Exhibition

Hannah Quinlan and Rosie Hastings: In My Room

14 Nov 2020 – 20 Jun 2021

Regular hours

Monday
Closed
Tuesday
11:00 – 16:00
Wednesday
11:00 – 16:00
Thursday
11:00 – 16:00
Friday
11:00 – 16:00
Saturday
11:00 – 16:00
Sunday
11:00 – 16:00

Free admission

MOSTYN

Llandudno
Wales, United Kingdom

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Hannah Quinlan and Rosie Hastings’ first solo institutional exhibition, In My Room, develops the artists’ inquiry into the politics, histories and aesthetics of queer spaces and culture.

About

This exhibition will re-open on Wednesday 19 May 2021.  Open: Tue–Sun 11am–4pm.

Hannah Quinlan and Rosie Hastings’ first solo institutional exhibition, In My Room, develops the artists’ inquiry into the politics, histories and aesthetics of queer spaces and culture. This inquiry builds on their travels across the UK whilst making ‘UK Gay Bar Directory (UKGBD)’ 2016, a moving image archive of gay bars in the UK made in response to the systematic closure of LGBTQA+ dedicated special spaces during this period. For Quinlan and Hastings, it became apparent through this research that the gay scene caters predominantly to white men. This prompted them to consider how this scene strengthens the historic male access to capital and sexual freedom.

For In My Room, a new film, shot in three different locations (Bar Jester and the Core club located in Birmingham’s gay village and Shoeburyness Fort in Southend-on-Sea) highlights the impact of gentrification upon the city and its gay communities, whilst also exploring the relationship between masculinity, capitalism and power within the urban landscape. Wall rubbings of the stone relief that fronted the recently closed Bar Jester appear as a repeating motif within the film as well as presented as unique works on paper in the exhibition.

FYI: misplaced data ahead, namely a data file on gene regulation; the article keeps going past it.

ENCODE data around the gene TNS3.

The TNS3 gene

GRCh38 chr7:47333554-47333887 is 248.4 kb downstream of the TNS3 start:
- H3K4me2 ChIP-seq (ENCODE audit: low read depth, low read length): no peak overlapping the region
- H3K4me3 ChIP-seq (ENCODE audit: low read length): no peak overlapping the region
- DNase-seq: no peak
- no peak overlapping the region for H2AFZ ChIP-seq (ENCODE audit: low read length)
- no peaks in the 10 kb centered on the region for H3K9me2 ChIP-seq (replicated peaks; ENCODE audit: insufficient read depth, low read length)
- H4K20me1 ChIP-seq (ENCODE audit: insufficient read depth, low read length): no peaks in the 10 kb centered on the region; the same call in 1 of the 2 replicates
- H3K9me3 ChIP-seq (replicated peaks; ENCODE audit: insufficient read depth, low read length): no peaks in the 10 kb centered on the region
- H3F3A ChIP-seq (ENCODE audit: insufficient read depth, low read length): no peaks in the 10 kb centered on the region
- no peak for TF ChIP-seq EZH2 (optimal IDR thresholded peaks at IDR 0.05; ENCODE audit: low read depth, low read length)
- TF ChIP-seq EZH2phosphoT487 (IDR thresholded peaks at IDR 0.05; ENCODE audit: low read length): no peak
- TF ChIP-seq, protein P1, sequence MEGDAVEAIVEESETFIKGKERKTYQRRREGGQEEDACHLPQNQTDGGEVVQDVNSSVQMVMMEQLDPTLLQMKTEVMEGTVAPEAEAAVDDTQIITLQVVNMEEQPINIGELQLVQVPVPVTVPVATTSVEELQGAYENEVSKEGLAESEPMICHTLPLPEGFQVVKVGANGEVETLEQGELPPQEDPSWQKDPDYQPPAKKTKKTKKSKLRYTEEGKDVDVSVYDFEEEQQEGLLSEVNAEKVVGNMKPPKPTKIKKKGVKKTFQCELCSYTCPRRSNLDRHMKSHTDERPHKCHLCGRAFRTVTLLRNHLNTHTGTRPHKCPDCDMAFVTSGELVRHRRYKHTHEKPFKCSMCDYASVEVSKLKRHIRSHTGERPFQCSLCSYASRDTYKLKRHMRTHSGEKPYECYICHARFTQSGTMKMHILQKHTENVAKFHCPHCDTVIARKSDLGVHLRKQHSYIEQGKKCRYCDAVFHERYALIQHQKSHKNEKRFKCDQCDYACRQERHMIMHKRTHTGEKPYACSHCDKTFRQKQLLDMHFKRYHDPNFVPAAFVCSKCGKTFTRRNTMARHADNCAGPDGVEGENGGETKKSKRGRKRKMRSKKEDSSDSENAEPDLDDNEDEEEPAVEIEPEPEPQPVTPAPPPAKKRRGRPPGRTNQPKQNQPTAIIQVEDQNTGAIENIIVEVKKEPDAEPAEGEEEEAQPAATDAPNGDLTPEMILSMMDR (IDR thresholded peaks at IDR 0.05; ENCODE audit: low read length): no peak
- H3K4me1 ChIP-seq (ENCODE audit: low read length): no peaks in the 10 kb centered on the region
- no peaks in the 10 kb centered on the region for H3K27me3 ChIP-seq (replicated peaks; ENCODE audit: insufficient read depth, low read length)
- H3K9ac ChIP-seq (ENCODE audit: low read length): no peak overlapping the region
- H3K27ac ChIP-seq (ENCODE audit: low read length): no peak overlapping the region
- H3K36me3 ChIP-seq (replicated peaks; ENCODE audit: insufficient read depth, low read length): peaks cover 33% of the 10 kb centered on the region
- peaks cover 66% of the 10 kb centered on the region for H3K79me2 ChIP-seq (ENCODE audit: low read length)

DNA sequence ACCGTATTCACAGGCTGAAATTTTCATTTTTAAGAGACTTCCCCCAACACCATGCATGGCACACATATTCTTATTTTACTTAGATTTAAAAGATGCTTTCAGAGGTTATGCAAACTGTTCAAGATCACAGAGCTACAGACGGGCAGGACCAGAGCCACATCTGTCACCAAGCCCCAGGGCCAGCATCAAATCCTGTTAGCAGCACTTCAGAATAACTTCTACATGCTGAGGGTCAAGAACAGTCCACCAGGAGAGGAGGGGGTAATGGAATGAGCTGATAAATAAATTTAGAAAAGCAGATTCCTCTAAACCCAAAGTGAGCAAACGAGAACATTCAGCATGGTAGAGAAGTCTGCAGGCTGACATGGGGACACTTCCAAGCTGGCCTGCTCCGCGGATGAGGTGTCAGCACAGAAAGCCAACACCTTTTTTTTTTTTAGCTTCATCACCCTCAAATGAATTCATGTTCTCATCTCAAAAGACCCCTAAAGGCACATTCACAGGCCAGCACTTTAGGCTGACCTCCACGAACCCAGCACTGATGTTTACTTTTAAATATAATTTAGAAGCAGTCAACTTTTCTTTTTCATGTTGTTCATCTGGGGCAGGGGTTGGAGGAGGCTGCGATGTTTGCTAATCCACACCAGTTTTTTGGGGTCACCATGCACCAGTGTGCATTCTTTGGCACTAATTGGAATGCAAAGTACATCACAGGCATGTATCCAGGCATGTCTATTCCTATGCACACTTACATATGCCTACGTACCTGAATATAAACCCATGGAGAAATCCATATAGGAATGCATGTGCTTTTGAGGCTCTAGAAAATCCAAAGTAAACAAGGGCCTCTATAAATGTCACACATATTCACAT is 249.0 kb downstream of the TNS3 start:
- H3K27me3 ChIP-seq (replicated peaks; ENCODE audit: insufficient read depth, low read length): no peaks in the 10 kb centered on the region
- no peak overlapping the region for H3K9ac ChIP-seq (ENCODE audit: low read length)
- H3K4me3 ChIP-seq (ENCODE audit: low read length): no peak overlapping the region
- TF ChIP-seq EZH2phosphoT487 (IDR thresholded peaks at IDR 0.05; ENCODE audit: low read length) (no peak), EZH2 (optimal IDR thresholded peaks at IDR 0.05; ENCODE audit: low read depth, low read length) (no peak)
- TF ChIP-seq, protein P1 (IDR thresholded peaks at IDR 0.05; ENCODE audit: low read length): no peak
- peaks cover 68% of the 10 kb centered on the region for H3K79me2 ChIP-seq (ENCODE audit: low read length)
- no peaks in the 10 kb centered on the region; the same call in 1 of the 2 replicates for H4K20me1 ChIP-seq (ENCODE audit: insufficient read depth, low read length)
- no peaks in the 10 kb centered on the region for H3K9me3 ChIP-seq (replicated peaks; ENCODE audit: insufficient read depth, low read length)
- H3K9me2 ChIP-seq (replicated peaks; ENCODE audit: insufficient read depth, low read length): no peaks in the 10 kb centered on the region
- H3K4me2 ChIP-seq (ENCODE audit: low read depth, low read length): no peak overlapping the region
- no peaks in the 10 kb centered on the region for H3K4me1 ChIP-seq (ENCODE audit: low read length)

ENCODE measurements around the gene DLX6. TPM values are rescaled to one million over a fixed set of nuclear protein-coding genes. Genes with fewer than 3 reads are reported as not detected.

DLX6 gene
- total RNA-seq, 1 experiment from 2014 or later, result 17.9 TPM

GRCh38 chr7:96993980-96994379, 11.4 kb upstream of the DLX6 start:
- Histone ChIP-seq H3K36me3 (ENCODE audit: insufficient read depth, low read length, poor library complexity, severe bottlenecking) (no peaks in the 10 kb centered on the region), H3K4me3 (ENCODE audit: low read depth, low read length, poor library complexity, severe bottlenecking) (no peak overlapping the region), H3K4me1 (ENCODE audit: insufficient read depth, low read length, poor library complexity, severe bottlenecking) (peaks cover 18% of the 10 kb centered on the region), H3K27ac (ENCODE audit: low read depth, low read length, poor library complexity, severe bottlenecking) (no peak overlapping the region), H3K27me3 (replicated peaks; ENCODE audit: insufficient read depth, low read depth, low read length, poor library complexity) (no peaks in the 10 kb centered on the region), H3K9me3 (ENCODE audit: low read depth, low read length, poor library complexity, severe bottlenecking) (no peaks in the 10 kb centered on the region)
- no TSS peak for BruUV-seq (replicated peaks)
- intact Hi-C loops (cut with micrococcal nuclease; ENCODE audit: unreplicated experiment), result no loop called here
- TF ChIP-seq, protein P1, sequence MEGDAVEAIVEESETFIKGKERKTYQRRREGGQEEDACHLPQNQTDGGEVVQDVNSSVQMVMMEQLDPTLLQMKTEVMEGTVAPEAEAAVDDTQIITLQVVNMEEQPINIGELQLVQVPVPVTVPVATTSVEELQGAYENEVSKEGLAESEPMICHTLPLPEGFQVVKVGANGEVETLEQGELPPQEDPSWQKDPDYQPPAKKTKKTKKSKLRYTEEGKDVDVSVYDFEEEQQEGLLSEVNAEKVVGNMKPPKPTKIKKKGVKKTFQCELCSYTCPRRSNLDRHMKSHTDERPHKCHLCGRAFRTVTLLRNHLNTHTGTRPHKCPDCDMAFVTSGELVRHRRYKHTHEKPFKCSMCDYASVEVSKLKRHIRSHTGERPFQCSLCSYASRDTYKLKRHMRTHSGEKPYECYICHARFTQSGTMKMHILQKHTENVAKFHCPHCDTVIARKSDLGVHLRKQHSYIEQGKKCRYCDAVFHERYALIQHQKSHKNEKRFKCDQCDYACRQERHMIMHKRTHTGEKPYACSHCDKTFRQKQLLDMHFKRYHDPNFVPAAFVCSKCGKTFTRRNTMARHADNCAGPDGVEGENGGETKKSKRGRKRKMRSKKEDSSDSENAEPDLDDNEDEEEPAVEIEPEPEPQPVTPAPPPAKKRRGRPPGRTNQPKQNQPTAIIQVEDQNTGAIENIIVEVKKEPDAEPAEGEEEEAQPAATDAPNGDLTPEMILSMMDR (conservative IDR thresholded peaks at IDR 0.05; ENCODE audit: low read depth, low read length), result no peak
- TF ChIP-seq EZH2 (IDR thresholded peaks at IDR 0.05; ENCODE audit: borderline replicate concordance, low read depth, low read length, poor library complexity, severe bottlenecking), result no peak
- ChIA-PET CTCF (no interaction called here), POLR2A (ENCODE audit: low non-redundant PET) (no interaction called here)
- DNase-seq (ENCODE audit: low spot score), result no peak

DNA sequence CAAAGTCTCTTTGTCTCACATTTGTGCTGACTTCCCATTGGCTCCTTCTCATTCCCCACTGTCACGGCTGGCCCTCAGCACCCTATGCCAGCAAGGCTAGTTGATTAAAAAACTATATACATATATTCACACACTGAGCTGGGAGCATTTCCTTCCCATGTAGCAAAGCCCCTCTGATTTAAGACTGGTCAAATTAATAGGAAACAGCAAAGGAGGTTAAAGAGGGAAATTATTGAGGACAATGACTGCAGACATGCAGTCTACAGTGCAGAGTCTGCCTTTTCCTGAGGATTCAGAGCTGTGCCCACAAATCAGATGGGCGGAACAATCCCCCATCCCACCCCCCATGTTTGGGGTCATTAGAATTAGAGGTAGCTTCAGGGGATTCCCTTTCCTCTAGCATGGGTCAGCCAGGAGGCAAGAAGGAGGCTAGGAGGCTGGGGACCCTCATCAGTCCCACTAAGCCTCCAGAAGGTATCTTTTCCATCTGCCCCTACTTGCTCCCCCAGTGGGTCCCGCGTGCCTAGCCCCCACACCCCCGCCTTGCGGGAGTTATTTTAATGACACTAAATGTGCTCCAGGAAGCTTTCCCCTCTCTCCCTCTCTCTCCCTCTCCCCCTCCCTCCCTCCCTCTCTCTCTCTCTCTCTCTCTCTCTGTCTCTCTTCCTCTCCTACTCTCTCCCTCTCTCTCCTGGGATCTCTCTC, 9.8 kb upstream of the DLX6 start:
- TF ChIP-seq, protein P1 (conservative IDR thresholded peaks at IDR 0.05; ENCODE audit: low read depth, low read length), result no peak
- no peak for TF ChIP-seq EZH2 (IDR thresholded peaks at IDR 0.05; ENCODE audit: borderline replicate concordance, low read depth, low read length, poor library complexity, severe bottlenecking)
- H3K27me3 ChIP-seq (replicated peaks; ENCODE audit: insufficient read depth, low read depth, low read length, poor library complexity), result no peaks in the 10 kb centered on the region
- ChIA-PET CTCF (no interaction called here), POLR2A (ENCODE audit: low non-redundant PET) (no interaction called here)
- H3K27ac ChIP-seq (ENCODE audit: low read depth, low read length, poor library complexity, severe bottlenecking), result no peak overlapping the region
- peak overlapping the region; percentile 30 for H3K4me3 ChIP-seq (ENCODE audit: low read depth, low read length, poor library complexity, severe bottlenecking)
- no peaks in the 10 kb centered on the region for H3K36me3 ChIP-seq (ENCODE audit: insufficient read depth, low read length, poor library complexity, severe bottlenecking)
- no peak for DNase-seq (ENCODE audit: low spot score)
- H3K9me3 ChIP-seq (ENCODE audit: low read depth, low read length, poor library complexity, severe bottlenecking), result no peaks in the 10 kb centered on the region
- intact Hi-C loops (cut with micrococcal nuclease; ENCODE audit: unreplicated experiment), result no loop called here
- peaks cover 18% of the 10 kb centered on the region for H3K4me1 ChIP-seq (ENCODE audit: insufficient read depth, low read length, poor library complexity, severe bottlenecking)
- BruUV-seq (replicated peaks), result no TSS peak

Quinlan and Hastings have also created a major new fresco painting, bringing this specialist, ancient technique into contemporary practice by engaging with the architectural nature of the medium. Depicting a high street populated by pedestrians, the fresco considers the role urban architecture plays in the formation of identities.  At a time of extreme and on-going austerity, heightened surveillance and the privatisation of public spaces, the street is an increasingly contested and political zone.

Curators

Juliette Desorgues

Exhibiting artists

Hannah Quinlan & Rosie Hastings

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